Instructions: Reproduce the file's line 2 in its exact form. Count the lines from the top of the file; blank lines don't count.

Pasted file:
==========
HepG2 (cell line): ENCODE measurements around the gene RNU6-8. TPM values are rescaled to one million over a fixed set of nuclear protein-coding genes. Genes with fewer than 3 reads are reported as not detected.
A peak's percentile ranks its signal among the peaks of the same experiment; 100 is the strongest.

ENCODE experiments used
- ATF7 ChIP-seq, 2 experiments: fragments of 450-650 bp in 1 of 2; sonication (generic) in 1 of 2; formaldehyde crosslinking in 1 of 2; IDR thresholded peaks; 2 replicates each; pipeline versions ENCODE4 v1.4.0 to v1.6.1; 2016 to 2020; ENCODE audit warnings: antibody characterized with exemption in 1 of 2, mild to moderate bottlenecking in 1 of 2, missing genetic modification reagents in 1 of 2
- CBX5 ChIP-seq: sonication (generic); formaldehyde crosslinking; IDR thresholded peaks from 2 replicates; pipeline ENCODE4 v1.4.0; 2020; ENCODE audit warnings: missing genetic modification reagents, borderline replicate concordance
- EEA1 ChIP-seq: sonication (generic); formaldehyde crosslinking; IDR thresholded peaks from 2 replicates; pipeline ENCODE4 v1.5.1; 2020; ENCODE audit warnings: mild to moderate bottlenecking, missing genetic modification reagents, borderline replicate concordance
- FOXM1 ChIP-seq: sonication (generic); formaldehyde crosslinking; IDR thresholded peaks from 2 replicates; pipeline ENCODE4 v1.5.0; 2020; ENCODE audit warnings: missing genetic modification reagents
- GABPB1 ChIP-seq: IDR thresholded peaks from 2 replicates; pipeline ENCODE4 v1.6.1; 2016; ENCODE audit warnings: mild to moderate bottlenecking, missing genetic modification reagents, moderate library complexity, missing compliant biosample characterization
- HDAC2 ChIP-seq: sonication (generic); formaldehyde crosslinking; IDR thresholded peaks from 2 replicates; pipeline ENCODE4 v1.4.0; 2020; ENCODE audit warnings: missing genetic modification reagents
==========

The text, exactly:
A peak's percentile ranks its signal among the peaks of the same experiment; 100 is the strongest.